Writing

It’s Not (Just) About the Doping

This morning I woke a few minutes before my alarm, so I was fully alert, in that pre-caffeine way, when the radio clicked on, the NPR commentator delivering news I’d been waiting for: Yesterday Lance Armstrong announced he’s stepping down from his role as chairman of the Livestrong Foundation.  “Good,” I said, not very quietly, to my still-waking husband.  We’ve supported Livestrong through donations.  The backpack I use to cart around my laptop is a Livestrong backpack, given to my husband for being such a good fundraiser for the cycling event he did with their organization.  I’ve wanted them to remove Armstrong as chair ever since the United States Anti-Doping Agency went public with evidence that Armstrong was the ringleader of what it calls “the most sophisticated doping program in recent sports history.”  Much of the USADA’s evidence comes from Armstrong’s teammates, who testified of Armstrong demanding that they dope in order to help him win.

Armstrong denies the allegations, and, not surprisingly, still has many supporters, even in the face of a 200-page report of evidence against him.  He’s already lost his seven Tour de France titles, and been banned from competitive cycling for the rest of his life.  Today he lost his Nike sponsorship; other companies are likely to follow suit.

As a mild cycling fan, none of this would bother me too much.  Doping is rampant in many sports, I’m learning, and it’s unsurprising that a cycling star would turn out to be on The Juice.

It’s the Mom in me that’s upset about this news.  Specifically, the Mom of a five-year-old boy who looks like he might be something of a sports star himself.  It’s too soon to tell, of course, but he’s been turning heads at the park ever since he learned to dribble a soccer ball at the age of two, and self-reports that he always wins the running races in gym class.  He’s adopted, which is not really relevant to the story, except to say that, if he did share genetic material with my husband and me, we wouldn’t be having this conversation.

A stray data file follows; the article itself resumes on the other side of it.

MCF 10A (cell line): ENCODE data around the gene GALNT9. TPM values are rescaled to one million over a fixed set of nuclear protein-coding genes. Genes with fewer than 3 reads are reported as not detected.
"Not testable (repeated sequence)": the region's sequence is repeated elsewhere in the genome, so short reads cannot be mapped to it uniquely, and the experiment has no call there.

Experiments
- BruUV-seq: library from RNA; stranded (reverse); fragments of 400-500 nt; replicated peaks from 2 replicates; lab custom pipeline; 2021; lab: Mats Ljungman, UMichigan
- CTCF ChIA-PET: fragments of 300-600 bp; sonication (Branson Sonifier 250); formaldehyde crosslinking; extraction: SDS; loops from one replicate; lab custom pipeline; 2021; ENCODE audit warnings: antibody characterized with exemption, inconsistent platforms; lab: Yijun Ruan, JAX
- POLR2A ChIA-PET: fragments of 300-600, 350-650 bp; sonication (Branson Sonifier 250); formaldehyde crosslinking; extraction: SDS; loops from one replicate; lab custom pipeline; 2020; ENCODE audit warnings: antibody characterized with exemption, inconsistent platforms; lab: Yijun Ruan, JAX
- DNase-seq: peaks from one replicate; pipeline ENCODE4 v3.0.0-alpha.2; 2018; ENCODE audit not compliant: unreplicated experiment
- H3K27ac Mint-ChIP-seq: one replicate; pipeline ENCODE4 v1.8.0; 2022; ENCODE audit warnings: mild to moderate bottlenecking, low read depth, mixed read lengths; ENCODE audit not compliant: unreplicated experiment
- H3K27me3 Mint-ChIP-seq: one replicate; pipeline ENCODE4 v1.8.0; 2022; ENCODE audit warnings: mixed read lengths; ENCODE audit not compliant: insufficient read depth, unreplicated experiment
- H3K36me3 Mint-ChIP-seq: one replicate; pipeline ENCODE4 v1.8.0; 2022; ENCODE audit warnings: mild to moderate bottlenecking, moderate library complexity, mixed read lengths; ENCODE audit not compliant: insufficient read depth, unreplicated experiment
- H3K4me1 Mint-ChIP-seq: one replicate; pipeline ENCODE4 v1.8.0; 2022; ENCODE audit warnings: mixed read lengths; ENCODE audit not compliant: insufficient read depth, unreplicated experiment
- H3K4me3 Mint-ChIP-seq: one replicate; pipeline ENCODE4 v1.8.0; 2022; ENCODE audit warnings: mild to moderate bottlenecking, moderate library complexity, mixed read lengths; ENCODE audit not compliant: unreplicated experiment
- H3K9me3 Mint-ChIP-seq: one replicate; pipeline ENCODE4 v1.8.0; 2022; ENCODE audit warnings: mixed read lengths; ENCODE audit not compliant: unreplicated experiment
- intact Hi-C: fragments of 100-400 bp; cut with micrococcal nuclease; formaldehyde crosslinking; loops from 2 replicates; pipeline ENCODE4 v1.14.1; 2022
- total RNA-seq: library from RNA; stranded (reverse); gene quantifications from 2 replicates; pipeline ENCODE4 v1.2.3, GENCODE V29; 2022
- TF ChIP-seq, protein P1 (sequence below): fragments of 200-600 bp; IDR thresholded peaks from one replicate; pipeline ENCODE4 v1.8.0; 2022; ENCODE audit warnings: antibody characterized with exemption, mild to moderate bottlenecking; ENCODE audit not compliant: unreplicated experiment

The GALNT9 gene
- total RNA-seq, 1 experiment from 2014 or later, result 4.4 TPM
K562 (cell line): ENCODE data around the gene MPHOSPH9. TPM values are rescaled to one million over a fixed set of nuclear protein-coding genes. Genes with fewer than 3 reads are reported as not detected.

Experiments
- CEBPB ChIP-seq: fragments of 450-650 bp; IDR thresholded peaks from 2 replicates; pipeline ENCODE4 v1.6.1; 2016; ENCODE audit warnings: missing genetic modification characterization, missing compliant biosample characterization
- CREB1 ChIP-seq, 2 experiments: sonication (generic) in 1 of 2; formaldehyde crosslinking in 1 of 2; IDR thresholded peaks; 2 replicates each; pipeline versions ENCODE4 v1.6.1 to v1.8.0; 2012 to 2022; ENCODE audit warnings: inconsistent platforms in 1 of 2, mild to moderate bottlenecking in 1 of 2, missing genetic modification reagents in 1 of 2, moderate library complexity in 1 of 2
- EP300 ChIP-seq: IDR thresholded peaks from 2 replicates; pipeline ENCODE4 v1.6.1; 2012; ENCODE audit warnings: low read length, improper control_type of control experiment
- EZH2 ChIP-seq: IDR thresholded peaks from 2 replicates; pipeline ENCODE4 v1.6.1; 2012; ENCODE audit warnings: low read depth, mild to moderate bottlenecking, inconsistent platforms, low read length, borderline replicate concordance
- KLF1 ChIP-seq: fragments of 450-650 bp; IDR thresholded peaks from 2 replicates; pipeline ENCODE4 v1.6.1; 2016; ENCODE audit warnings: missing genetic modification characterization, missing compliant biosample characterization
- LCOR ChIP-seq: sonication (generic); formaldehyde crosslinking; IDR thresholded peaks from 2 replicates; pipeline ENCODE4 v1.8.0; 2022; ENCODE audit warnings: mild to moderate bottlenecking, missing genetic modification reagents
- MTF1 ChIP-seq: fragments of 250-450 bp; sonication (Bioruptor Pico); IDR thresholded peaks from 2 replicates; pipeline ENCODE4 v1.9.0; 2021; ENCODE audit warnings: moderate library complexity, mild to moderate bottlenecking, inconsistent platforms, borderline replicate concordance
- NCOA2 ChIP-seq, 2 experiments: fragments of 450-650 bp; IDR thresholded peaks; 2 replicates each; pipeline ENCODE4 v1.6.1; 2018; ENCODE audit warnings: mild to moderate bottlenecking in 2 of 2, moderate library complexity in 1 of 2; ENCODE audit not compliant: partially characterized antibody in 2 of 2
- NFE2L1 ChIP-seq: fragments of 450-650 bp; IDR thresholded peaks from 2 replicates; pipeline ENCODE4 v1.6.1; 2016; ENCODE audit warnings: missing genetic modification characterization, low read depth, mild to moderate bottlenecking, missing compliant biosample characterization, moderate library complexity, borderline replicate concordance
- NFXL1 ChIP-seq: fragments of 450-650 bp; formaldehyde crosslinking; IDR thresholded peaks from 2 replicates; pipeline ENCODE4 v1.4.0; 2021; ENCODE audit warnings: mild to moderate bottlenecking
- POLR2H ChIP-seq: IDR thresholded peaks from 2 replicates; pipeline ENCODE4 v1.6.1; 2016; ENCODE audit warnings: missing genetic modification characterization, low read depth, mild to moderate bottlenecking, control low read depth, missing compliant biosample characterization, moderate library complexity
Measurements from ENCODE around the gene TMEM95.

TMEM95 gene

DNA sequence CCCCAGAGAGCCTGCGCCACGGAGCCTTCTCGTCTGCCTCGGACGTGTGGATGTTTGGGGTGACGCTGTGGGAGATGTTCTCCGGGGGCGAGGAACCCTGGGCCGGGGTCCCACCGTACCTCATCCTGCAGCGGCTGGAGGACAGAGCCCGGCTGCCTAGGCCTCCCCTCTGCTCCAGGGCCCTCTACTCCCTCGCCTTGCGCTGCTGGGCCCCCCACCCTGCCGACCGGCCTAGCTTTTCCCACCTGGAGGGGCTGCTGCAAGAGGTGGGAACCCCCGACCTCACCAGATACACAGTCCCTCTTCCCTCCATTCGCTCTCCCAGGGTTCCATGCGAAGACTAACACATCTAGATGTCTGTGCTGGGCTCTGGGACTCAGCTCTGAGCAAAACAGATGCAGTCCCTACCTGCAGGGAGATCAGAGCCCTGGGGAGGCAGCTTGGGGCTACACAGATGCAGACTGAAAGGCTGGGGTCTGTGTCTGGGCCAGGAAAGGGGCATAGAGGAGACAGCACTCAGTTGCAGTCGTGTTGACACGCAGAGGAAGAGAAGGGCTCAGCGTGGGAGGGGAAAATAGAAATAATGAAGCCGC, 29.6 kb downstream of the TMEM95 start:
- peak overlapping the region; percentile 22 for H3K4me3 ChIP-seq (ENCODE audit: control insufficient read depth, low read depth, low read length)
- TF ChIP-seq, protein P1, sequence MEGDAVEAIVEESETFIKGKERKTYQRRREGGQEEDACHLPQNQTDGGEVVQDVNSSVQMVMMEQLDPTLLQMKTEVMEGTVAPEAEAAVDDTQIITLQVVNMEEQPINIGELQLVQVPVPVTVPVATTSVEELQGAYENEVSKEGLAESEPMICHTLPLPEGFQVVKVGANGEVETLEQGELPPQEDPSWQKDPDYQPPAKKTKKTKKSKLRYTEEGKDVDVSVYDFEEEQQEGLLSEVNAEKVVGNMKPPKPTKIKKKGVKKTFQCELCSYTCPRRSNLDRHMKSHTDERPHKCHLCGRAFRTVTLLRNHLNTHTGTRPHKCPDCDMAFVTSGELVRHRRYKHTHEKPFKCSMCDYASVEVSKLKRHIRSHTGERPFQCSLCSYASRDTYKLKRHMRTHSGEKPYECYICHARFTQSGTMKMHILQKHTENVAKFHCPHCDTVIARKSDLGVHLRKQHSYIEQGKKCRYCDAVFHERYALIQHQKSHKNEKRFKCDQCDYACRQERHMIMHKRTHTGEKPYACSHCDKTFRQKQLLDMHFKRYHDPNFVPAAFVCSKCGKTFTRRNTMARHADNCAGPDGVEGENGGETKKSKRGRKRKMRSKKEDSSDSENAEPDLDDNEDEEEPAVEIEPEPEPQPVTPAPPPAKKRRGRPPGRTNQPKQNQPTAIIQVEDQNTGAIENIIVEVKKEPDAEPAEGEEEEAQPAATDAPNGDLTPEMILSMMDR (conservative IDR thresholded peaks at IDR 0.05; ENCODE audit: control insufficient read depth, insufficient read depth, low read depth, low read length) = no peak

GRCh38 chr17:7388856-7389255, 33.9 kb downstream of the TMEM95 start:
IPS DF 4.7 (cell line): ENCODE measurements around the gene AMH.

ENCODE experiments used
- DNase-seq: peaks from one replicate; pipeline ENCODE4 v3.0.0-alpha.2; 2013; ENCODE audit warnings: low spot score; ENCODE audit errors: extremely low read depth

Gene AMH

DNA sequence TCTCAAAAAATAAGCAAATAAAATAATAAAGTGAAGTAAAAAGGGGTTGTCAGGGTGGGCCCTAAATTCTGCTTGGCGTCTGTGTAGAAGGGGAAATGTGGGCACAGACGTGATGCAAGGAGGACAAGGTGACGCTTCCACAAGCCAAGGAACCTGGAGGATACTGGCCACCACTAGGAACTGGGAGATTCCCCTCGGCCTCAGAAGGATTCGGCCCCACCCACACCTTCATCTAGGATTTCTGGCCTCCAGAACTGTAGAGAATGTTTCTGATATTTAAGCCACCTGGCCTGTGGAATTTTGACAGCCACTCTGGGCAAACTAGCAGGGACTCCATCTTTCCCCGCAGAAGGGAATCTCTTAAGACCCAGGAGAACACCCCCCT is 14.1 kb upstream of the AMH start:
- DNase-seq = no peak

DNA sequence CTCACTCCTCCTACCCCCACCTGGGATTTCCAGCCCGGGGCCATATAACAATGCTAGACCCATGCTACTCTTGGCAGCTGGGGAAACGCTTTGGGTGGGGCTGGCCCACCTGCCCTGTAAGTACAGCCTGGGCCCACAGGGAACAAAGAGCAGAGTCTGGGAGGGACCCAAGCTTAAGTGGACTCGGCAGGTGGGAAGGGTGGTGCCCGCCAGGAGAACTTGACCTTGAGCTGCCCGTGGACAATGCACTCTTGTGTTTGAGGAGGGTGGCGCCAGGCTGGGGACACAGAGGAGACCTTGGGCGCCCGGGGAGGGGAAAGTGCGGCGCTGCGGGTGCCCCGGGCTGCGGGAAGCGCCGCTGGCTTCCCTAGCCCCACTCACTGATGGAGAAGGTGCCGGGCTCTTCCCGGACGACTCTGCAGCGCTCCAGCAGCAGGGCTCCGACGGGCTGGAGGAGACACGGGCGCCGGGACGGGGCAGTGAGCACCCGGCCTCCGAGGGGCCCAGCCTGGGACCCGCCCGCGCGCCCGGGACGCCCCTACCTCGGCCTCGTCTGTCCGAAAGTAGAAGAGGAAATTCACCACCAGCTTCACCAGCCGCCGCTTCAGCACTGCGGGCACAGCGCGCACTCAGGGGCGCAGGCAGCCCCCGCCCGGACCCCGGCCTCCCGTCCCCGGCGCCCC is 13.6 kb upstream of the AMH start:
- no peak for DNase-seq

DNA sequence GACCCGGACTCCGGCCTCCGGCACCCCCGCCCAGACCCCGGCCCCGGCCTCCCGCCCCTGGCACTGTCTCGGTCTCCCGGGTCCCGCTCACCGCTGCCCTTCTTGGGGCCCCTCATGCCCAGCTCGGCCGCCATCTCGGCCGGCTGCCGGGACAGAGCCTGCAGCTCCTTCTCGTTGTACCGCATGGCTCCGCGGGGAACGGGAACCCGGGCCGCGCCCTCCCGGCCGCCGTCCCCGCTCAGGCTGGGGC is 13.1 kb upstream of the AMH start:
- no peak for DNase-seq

We’ve been watching the baseball playoffs this week, and Caleb has already become a devoted Cardinals fan, reporting plays to me while I’m in the next room, and cheering whenever the “red birds” score a run.  It won’t be long before he finds a sports star to worship.  I don’t know a sports-loving kid from my own childhood who didn’t have a sports figure as a hero.  But those were different times.  In the 70’s, athletes weren’t making headlines regularly for doping, extramarital affairs, child sexual abuse.  Who shall I recommend to Caleb for wholesome, innocent admiration?  What sport should I steer him towards, that’s not beset with drug abuse?

I feel an enormous amount of disrespect for Lance Armstrong’s doping behavior.  Even greater, though, is my disrespect for his continuing to lie.  He’s a hero to many: kids, adults, athletes, cancer survivors.  Why not use that power for good?  Show us a Lance Armstrong who has a strong enough character to admit what he did, and recognize that it was wrong.  Maybe we could talk about why sports exist in a form so punishing that people who pursue them professionally feel the need to use drugs in order to compete.

I’m glad for the Livestrong Foundation that Armstrong is no longer at its helm, as fighting cancer is hard enough work by itself.  As for Caleb, we will need to find another sports figure for him to worship.  Someone who’s fast and strong all on his own, someone who is honest and kind to her friends and her family.

Any recommendations?

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